Saint Felix of Cantalicio

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Saint Felix of Cantalicio, Confessor.

A.D. 1587.

ST. FELIX was born of poor but virtuous parents, at Cantalicio, near Citta Ducale in the Ecclesiastical State, in 1513. For his extraordinary piety he was from his infancy surnamed the saint. At the time when in his childhood he kept cattle, and when afterwards he followed tillage and husbandry work, he was careful to sanctify his labour by a perfect spirit of penance. He accompanied all his actions with devout prayer, so as even then to lead the life rather of a hermit than of a country labourer. He watched during part of the night in holy meditation, and to his painful life he added the austerity of rigorous abstinence and fasting. He contrived, without prejudice to his work, every day to hear mass, and he declined the ordinary amusements of those of his age. Oft in the fields, when he had drove his cattle into some solitary pasture, he would pray for several hours together at the foot of some tree before a cross which with his knife he had cut in the bark. At twelve years of age his father put him out to service, in quality first of shepherd and afterwards of husbandman, in the family of Mark Tully Pichi, a virtuous gentleman who lived at Citta Ducale. In his tender years, before the faculties of his mind were sufficiently opened to qualify him for deep reflection and long meditation, his prayer chiefly consisted of the Our Father, Hail Mary, Creed, Glory be to the Father, &c., especially of certain petitions of the Lord’s Prayer, which he seemed almost never to cease repeating in the fields with wonderful devotion. He was yet young, when he learned to habituate himself to the practice of holy meditation during his labour, and he soon attained to the perfection of heavenly contemplation, whereby the fire of divine affections is readily kindled in the heart by the least thought on God, as touchwood catches the flame; whereas holy meditation calls in the succour of reasoning drawn from the truths of faith, to excite ardent affections of virtue in the soul. It is a mistake to imagine that this exercise requires learning or sublime thoughts.  Continue reading

The First Council of Nicaea

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The First Council of Nicaea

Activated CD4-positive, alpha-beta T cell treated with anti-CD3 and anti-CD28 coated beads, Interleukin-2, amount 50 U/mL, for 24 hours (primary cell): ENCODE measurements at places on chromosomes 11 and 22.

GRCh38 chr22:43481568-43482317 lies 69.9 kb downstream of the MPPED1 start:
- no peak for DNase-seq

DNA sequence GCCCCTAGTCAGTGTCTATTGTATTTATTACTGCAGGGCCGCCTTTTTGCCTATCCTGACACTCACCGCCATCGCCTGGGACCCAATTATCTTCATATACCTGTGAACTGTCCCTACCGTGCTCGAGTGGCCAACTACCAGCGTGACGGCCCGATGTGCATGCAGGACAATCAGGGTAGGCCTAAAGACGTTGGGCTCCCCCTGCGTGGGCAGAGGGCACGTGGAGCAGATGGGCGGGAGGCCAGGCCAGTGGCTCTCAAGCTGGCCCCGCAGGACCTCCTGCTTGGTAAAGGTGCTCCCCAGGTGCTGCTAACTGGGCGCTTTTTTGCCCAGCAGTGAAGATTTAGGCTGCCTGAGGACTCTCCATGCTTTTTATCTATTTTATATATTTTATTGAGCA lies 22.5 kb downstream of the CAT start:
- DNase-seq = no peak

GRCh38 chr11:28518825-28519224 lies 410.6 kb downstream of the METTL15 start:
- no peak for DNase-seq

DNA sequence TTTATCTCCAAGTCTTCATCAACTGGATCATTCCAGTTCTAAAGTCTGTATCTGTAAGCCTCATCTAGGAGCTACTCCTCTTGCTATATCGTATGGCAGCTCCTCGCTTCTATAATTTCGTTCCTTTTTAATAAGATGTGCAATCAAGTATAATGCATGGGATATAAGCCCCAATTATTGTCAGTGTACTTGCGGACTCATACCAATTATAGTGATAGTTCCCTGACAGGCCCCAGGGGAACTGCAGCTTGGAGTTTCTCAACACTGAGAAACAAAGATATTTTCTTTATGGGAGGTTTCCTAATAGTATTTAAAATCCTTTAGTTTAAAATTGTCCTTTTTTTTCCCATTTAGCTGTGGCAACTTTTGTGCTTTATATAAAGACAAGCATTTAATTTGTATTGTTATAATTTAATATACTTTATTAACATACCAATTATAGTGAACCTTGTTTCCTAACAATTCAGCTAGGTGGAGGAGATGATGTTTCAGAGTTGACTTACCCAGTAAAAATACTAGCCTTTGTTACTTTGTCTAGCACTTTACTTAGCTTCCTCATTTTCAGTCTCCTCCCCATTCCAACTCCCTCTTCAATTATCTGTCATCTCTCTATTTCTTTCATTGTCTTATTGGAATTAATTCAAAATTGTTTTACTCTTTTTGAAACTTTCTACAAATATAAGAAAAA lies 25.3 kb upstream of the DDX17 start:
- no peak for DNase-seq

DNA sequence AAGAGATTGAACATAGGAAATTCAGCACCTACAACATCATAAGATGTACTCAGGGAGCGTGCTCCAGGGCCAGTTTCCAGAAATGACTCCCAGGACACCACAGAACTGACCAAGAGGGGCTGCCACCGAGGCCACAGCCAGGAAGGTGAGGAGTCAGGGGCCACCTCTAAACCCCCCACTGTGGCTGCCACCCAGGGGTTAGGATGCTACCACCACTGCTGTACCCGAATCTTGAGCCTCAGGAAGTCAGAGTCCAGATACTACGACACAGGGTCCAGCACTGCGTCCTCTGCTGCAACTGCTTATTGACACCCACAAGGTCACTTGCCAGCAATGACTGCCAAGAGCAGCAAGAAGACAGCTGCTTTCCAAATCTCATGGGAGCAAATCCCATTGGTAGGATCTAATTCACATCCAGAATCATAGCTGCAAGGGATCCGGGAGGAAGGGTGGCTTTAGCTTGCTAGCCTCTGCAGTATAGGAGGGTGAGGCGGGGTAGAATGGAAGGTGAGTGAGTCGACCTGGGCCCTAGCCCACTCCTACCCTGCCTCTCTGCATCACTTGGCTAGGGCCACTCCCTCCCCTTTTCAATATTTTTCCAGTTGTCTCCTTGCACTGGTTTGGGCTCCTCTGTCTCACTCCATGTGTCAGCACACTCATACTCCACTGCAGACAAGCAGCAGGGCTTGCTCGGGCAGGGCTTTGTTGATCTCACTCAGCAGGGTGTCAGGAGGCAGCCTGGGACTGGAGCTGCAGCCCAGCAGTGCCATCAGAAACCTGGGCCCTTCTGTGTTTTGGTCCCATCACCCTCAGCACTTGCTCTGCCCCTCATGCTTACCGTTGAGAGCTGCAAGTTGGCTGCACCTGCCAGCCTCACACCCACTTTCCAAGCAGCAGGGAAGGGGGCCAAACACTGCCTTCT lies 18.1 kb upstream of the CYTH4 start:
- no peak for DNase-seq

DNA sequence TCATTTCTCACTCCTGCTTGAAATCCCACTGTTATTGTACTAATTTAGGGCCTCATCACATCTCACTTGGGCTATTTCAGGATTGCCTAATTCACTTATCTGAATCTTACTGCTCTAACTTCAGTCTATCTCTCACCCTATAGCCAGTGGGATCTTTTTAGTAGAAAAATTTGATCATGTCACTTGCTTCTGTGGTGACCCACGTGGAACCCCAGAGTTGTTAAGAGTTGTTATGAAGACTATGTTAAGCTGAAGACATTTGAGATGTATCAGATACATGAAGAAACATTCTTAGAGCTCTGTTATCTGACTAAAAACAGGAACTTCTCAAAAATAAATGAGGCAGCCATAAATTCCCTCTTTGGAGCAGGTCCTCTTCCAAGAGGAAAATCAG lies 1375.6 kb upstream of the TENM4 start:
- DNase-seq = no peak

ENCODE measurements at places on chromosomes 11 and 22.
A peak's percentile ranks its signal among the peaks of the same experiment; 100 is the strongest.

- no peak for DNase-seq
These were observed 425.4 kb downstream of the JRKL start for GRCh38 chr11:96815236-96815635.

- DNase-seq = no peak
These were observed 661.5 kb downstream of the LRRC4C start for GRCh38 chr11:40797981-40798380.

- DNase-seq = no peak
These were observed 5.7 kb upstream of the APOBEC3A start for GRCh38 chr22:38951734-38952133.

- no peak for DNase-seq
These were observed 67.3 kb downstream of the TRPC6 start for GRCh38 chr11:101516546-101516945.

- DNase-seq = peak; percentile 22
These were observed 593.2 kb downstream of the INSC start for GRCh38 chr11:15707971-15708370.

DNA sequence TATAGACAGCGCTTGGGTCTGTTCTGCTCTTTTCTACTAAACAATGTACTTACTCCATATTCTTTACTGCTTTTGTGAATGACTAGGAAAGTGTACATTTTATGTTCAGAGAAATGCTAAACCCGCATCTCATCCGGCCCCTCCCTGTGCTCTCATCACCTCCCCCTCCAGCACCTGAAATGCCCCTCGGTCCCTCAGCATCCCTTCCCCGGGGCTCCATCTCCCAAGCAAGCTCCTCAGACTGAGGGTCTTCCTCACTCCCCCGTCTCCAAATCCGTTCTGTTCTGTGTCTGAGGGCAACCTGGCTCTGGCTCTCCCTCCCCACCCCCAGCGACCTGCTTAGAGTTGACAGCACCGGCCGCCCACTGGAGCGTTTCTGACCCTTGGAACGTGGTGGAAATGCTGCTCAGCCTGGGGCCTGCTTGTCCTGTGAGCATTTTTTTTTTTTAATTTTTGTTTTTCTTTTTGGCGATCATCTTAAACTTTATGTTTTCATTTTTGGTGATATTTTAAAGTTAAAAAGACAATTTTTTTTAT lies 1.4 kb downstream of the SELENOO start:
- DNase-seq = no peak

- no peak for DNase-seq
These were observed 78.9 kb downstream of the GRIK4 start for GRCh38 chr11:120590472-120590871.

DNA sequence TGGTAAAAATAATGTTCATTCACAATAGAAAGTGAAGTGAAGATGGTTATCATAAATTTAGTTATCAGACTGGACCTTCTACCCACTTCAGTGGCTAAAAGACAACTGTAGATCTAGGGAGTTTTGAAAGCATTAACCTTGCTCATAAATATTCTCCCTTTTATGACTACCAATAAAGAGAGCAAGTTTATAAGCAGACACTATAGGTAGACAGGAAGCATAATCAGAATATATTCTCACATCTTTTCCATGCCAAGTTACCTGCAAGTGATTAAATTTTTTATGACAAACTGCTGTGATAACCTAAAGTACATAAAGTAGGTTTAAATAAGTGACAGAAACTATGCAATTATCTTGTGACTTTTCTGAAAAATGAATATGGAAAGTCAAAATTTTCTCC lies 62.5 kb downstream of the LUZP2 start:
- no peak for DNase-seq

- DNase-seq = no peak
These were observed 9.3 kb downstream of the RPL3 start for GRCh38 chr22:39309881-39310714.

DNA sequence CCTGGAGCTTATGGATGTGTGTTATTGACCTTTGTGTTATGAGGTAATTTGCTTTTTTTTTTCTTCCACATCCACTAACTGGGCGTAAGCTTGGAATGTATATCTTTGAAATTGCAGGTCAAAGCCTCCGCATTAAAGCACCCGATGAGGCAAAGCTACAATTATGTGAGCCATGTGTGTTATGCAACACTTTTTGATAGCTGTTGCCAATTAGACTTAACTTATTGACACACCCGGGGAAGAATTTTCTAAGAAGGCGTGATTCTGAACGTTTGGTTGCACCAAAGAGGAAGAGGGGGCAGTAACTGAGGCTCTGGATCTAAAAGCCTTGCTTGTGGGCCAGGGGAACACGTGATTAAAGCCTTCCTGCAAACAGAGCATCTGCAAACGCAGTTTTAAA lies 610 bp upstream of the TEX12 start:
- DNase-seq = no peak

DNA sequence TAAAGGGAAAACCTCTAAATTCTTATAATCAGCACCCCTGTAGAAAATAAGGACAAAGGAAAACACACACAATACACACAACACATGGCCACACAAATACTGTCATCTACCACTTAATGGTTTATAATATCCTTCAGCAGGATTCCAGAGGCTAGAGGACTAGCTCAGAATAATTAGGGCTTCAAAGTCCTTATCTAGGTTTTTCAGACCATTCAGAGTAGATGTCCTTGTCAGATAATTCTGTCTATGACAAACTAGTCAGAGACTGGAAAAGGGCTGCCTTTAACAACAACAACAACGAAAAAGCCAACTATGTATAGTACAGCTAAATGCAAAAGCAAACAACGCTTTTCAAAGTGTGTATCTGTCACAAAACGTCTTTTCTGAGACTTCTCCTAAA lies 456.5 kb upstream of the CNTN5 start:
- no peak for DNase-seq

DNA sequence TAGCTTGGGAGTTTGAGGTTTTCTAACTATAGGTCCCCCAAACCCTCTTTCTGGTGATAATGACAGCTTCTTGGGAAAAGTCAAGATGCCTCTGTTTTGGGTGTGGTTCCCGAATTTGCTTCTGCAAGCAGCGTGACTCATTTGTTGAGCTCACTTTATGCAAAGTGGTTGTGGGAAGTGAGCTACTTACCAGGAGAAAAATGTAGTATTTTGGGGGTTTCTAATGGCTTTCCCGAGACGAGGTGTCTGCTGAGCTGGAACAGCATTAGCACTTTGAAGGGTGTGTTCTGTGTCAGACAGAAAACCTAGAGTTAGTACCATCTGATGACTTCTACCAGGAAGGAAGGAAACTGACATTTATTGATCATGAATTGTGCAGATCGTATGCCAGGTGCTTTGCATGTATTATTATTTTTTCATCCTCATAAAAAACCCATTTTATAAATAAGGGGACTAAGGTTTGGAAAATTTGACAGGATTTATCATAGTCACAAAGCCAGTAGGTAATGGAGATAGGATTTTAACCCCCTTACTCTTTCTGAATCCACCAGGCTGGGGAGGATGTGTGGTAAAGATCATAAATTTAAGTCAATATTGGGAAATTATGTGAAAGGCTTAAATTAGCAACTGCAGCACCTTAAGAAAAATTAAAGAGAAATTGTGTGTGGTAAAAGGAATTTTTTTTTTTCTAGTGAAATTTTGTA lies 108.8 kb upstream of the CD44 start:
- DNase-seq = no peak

First Ecumenical Council of the Catholic Church, held in 325 on the occasion of the heresy of Arius (Arianism). As early as 320 or 321 St. Alexander, Bishop of Alexandria, convoked a council at Alexandria at which more than one hundred bishops from Egypt and Libya anathematized Arius. The latter continued to officiate in his church and to recruit followers. Being finally driven out, he went to Palestine and from there to Nicomedia. During this time St. Alexander published his “Epistola encyclica”, to which Arius replied; but henceforth it was evident that the quarrel had gone beyond the possibility of human control. Sozomen even speaks of a Council of Bithynia which addressed an encyclical to all the bishops asking them to receive the Arians into the communion of the Church. This discord, and the war which soon broke out between Constantine and Licinius, added to the disorder and partly explains the progress of the religious conflict during the years 322-3. Finally Constantine, having conquered Licinius and become sole emperor, concerned himself with the re-establishment of religious peace as well as of civil order. He addressed letters to St. Alexander and to Arius deprecating these heated controversies regarding questions of no practical importance, and advising the adversaries to agree without delay. It was evident that the emperor did not then grasp the significance of the Arian controversy. Hosius of Cordova, his counsellor in religious matters, bore the imperial letter to Alexandria, but failed in his conciliatory mission. Seeing this, the emperor, perhaps advised by Hosius, judged no remedy more apt to restore peace in the Church than the convocation of an ecumenical council. Continue reading

THE THREE EXCELLENCIES OF MASS: PART 2

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THE THREE EXCELLENCIES OF MASS: PART 2

VII. But if the intrinsic wonder and glory of the sacrifice move you not, be moved at least by the extreme necessity for its existence.